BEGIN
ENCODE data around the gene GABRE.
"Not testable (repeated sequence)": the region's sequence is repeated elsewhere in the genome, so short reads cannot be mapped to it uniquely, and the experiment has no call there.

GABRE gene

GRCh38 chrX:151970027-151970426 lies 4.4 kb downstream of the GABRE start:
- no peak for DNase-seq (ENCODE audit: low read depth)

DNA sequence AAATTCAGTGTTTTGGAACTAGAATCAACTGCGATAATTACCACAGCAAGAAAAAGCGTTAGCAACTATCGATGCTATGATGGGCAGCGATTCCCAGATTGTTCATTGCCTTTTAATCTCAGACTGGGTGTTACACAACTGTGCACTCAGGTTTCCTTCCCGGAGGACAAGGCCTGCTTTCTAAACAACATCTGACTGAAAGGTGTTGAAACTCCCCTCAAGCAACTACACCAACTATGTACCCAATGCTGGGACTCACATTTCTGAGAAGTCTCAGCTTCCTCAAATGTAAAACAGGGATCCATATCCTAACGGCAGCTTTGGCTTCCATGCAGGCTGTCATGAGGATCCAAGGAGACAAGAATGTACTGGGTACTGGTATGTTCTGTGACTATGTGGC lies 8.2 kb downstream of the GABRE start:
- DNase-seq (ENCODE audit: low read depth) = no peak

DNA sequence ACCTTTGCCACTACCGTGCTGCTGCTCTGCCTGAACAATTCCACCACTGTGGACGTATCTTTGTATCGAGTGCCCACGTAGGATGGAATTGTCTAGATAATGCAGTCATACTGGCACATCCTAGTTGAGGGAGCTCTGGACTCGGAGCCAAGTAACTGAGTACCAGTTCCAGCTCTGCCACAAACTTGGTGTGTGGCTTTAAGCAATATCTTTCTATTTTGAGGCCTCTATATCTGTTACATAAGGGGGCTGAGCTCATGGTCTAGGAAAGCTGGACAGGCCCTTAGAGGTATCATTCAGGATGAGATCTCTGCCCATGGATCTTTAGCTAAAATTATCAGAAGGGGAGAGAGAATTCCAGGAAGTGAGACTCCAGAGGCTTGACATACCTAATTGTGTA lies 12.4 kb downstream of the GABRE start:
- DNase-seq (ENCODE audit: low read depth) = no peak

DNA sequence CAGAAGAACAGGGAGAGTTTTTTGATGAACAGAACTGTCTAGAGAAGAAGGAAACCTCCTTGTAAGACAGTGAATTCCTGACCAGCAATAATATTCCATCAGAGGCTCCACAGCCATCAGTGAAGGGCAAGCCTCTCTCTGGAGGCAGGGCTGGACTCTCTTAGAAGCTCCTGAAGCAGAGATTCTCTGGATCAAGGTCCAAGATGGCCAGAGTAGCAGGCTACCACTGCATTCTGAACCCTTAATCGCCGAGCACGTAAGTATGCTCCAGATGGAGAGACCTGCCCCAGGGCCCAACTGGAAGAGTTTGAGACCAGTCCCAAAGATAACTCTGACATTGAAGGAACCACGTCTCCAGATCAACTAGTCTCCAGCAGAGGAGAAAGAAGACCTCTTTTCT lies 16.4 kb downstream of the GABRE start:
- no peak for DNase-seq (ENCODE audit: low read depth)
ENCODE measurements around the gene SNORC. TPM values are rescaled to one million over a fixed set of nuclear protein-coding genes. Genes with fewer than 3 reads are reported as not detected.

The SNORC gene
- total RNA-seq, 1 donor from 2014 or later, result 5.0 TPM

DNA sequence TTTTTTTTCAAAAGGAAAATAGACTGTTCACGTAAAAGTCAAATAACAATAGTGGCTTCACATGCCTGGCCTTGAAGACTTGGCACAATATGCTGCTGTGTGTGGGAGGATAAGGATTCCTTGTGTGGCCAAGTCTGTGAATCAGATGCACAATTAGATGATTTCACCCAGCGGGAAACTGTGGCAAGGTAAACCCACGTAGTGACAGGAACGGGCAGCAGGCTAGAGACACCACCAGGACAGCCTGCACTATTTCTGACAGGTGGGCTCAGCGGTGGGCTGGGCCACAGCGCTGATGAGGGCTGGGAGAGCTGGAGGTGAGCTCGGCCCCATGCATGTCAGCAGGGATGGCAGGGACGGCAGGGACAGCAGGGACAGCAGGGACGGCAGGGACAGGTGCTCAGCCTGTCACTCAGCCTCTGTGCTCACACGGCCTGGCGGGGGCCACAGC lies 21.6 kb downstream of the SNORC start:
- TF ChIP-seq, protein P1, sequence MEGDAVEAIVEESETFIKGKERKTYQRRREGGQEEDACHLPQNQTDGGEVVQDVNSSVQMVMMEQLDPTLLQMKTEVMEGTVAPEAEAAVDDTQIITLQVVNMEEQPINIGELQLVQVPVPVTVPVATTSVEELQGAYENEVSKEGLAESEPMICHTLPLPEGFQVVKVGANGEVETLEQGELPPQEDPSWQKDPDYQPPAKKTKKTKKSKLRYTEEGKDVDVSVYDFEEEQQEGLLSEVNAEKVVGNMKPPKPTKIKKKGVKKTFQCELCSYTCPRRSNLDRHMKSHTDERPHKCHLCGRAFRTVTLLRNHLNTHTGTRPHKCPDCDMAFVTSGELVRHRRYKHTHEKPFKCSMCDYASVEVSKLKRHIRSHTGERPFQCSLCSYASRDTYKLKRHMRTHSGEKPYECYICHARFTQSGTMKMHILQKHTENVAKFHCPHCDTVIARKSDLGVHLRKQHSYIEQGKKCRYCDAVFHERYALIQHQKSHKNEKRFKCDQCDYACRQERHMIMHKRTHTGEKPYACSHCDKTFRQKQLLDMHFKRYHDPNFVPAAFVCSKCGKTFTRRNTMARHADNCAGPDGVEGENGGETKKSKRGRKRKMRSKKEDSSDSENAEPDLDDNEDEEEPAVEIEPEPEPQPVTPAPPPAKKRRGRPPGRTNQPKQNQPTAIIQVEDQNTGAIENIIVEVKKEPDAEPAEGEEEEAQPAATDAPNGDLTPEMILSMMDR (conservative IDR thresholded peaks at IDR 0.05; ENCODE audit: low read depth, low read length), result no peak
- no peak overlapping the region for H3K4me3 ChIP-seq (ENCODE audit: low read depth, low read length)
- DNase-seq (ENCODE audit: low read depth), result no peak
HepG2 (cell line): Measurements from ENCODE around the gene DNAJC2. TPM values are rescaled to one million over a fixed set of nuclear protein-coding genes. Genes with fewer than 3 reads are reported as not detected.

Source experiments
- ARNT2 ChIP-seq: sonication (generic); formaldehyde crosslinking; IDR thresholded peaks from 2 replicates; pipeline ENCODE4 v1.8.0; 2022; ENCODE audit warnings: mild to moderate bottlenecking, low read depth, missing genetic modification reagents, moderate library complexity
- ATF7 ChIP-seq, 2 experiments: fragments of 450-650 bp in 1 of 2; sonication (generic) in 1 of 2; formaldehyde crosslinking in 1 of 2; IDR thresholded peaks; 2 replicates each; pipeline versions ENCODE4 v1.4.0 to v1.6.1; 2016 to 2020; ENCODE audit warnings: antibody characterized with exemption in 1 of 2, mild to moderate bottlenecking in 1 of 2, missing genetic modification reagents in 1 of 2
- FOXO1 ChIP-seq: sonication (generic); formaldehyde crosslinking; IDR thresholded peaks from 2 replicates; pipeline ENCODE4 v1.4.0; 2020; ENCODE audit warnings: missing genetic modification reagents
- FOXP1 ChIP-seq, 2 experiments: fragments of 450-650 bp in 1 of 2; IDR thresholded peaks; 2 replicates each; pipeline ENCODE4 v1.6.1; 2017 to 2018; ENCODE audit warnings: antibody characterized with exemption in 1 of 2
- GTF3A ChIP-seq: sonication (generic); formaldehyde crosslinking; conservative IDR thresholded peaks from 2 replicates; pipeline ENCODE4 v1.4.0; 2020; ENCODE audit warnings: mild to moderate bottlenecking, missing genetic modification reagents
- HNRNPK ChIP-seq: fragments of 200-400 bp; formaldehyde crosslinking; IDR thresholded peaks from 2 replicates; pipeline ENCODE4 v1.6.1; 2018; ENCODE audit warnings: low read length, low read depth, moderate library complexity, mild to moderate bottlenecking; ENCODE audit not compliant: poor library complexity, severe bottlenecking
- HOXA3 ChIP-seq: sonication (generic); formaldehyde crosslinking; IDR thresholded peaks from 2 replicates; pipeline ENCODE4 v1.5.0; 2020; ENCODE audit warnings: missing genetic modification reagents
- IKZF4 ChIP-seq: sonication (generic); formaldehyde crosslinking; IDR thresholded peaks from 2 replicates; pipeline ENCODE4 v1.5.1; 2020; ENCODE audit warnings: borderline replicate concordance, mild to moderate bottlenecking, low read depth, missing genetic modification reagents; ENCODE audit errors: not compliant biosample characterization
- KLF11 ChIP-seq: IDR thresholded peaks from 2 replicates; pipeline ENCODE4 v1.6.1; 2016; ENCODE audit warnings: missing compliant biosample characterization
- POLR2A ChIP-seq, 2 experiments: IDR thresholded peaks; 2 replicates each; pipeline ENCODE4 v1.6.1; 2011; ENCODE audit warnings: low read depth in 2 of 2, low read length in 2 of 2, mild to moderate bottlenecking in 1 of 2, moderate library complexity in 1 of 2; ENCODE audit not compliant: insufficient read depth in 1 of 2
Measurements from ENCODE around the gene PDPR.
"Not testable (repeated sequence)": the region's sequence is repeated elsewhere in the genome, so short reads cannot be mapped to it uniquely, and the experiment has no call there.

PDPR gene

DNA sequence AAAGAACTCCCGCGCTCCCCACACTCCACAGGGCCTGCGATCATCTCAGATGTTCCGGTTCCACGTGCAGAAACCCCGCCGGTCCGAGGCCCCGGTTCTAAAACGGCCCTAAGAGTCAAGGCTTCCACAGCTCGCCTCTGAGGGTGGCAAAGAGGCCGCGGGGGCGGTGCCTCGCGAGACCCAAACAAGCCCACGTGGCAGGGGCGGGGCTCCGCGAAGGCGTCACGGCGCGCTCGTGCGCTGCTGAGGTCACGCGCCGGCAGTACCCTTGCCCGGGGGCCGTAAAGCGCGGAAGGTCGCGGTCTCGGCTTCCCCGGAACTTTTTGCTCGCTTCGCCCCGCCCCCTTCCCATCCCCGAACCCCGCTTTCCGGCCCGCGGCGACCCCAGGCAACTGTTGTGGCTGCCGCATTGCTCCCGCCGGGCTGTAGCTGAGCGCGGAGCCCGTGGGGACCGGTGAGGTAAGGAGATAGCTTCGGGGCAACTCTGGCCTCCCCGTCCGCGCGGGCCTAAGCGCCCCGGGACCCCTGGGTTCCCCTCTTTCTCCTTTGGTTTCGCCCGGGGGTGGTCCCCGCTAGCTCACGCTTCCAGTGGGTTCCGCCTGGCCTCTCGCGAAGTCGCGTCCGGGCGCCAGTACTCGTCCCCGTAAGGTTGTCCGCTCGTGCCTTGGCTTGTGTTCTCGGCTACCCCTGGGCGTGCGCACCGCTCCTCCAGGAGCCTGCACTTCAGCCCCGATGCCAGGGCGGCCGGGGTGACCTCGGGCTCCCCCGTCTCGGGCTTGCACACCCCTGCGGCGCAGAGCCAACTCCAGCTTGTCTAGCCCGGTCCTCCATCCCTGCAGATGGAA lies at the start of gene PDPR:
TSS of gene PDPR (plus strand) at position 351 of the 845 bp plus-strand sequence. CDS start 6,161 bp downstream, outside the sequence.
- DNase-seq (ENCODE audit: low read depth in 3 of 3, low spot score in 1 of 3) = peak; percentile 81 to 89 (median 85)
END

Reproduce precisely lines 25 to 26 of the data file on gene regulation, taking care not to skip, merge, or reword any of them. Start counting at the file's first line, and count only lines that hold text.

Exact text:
- GTF3A ChIP-seq: sonication (generic); formaldehyde crosslinking; conservative IDR thresholded peaks from 2 replicates; pipeline ENCODE4 v1.4.0; 2020; ENCODE audit warnings: mild to moderate bottlenecking, missing genetic modification reagents
- HNRNPK ChIP-seq: fragments of 200-400 bp; formaldehyde crosslinking; IDR thresholded peaks from 2 replicates; pipeline ENCODE4 v1.6.1; 2018; ENCODE audit warnings: low read length, low read depth, moderate library complexity, mild to moderate bottlenecking; ENCODE audit not compliant: poor library complexity, severe bottlenecking